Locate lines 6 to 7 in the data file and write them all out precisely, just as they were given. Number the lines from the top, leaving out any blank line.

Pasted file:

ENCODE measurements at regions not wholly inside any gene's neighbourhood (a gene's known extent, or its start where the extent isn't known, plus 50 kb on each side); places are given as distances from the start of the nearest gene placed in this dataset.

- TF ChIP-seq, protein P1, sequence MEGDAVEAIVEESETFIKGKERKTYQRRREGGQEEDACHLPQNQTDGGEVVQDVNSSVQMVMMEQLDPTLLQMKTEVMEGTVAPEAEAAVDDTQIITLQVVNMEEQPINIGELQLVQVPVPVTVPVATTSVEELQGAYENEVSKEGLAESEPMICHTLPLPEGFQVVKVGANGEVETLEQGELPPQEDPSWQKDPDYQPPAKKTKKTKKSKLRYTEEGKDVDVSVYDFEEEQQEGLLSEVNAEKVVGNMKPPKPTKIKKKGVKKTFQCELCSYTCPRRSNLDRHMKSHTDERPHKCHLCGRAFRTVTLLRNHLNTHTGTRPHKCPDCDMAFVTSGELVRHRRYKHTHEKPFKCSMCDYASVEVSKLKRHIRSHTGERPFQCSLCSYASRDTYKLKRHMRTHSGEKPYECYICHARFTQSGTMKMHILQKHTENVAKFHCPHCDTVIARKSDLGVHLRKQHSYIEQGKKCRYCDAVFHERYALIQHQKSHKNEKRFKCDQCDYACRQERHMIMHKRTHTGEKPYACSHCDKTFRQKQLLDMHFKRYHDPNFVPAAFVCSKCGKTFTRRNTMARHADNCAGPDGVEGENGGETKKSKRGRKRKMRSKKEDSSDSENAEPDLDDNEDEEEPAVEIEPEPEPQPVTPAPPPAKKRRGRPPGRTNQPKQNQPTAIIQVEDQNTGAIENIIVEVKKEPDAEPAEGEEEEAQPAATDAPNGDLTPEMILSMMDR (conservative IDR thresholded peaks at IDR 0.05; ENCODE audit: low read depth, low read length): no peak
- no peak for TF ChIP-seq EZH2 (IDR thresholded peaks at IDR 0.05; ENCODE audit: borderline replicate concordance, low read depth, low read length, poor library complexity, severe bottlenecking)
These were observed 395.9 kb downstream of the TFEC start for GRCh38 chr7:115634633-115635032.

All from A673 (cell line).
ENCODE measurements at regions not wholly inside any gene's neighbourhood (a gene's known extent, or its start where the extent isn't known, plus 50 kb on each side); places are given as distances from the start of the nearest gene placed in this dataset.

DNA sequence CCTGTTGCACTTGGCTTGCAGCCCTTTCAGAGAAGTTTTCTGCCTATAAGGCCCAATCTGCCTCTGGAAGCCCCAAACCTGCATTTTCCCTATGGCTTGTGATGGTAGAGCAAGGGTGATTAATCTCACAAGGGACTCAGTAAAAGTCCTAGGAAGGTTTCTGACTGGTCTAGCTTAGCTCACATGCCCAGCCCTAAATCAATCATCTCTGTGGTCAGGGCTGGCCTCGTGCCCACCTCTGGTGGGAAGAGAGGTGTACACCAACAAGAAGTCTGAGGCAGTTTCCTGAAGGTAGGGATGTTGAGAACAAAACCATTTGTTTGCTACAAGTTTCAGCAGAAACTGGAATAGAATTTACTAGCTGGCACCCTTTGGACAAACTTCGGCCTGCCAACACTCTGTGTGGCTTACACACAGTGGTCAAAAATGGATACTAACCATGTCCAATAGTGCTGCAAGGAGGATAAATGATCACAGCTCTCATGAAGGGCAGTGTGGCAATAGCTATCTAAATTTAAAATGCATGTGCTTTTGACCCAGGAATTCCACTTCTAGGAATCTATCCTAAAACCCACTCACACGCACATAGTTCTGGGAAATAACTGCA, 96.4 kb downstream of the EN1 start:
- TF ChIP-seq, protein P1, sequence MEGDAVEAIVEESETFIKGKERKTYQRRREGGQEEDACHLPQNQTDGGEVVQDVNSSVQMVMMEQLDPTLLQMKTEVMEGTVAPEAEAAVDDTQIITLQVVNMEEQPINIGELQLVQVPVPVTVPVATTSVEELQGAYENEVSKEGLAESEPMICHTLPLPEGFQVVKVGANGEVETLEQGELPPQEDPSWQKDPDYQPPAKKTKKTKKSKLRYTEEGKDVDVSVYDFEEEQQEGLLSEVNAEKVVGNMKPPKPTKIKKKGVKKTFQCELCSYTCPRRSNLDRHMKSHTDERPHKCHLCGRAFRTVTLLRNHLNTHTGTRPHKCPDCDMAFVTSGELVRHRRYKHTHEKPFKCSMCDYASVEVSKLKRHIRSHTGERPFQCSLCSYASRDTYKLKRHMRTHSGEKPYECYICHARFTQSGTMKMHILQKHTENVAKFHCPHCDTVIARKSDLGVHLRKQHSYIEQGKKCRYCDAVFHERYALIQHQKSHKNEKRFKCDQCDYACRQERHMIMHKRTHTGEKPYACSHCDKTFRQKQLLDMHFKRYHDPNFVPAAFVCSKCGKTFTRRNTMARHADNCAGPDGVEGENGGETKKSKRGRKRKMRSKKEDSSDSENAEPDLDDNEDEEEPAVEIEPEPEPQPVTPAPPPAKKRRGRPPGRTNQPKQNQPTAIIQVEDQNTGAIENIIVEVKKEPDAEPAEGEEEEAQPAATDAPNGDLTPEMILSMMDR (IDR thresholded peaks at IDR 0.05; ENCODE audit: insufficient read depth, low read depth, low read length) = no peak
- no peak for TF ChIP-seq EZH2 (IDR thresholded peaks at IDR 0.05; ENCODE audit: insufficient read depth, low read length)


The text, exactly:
ENCODE measurements at regions not wholly inside any gene's neighbourhood (a gene's known extent, or its start where the extent isn't known, plus 50 kb on each side); places are given as distances from the start of the nearest gene placed in this dataset.

DNA sequence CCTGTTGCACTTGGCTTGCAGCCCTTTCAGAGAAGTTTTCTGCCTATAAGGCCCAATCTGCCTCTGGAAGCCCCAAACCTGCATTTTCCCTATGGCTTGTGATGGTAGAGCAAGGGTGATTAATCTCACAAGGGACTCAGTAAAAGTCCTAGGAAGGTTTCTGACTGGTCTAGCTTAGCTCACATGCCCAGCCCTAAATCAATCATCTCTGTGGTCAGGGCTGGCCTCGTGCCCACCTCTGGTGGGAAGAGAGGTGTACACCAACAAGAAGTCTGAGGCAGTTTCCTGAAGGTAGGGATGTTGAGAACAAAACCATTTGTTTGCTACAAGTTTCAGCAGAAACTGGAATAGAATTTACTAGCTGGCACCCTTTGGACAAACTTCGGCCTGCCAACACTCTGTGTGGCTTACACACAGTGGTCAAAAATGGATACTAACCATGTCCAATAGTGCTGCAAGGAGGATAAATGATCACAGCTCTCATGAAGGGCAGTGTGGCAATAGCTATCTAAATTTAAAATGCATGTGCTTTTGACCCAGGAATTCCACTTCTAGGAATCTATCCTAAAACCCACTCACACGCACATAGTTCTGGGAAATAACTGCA, 96.4 kb downstream of the EN1 start: